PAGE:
The welding apparatus 16 includes a feed-forward controller 22 and a feedback controller 24. The feed-forward controller 22 is used to analyze weld seam 12 characteristics while the feedback controller 24 is used to analyze weld bead 10 characteristics. Together, the feed-forward 22 and feedback 24 controllers are used to determine the optimal welding process parameters that are used by the welding apparatus 16 to apply the weld bead 10 to the weld seam 12. These parameters include for example, wire speed, travel speed, power supply, torch position, torch angle, and other various parameters known in the art. The feed-forward 22 and feed back 24 controllers are preferably computer processing units, however, other computational devices known in the art could be used.

The method for controlling the quality of a weld during a weld process includes measuring weld seam characteristics 28 to obtain a first set of data to be processed by the feed-forward controller 22. The weld seam characteristics that are measured include seam gap, the angle between seam surfaces and seam contours. The step of measuring weld seam characteristics can be accomplished by any of various methods. For example, the surface of weld seam 12 can be scanned with a vision sensor before initiating the welding process to obtain the first set of data. The vision sensor used in this process can be any of various vision sensors known in the art, but the vision sensor is preferably a laser vision camera.

Optionally, a plurality of points can be measured along the weld seam 12 with a tactile sensor before initiating the welding process to obtain a plurality of spatial coordinates for creating the first set of data. The tactile sensor can be mounted to a robotic arm, which moves along a pre-determined path to touch various points along the weld seam 12.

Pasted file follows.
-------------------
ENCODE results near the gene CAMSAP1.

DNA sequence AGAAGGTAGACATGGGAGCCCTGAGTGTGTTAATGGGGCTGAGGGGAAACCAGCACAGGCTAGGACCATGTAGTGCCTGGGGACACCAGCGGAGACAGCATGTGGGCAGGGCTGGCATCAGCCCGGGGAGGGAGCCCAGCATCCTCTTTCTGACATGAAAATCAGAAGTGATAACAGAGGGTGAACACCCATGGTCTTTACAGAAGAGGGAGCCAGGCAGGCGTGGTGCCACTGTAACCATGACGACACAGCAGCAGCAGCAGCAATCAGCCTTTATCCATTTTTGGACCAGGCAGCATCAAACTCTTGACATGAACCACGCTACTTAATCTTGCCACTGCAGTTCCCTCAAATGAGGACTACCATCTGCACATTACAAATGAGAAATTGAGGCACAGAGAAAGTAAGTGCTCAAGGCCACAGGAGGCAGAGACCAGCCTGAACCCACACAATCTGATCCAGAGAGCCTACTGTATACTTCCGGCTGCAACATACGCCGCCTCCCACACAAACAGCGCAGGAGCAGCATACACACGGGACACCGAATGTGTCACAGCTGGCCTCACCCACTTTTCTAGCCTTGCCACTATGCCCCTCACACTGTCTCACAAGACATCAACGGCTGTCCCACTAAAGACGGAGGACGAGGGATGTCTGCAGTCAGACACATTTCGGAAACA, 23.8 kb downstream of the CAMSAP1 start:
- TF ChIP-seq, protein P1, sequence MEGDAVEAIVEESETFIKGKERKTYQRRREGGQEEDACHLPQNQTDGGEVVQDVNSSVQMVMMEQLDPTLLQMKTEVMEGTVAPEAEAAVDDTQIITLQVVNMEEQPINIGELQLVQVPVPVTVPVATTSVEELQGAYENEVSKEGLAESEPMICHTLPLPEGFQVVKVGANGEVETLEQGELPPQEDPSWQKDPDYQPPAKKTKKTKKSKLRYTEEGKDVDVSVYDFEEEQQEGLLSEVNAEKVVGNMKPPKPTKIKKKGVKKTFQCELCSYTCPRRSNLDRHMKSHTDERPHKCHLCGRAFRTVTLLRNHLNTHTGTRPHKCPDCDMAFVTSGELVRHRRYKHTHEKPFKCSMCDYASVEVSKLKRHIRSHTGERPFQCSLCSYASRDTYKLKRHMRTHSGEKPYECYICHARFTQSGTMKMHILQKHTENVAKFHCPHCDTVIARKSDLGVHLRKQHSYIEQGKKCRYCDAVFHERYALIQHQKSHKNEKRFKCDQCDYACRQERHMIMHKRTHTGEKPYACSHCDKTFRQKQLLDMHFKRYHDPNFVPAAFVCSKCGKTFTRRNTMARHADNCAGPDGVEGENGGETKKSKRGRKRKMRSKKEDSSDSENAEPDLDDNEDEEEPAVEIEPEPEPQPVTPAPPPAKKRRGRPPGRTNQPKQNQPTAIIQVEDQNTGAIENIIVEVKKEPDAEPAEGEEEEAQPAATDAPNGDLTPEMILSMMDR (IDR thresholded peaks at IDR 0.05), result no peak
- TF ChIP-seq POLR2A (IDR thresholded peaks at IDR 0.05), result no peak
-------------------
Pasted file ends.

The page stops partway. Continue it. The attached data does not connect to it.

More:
Note that both of these options scan the weld seam 12 prior to initiation of the welding process. The welding process parameters are then determined based on this pre-weld scan. With these two methods, once the welding process has started, new data cannot be sent to the feed-forward controller 24 to update the welding parameters in real time.

A third method allows the weld seam 12 to be scanned real time during the welding process to provide real time data to the feed-forward controller 22. The feed-forward controller 22 can use this continuous input of weld seam data to update the welding parameters real time. This third method involves measuring weld seam characteristics by scanning surfaces of the weld seam 12 with a vision sensor during the welding process to obtain the first set of data. Thus, the weld seam 12 is scanned just prior to receiving the weld bead 10.

The first set of data, i.e. the weld seam data, is created based on measurements of the seam shape and seam gap. Basically, the first set of data includes information that is used to map the entire surface of the weld seam including any surface irregularities that might affect the weld bead 10 when it is applied.

The first set of data is received and stored in the feed-forward controller 22. The feed-forward controller 22 uses the first set of data to determine a weld seam profile, i.e. a map of the surface of the weld seam 12. Based on the measured weld seam characteristics, a main controller 30 predicts optimal welding parameters to achieve a desired weld bead profile. The main controller, the feed-forward controller 22, and the feedback controller 24 can be included within one computational device such as a standard computer, however, the controllers 22, 24, 30 are shown separately in FIG. 2 for description purposes. Once the optimal welding parameters for the weld process have been determined, the welding apparatus 16 applies the weld bead 10 along the weld seam 12.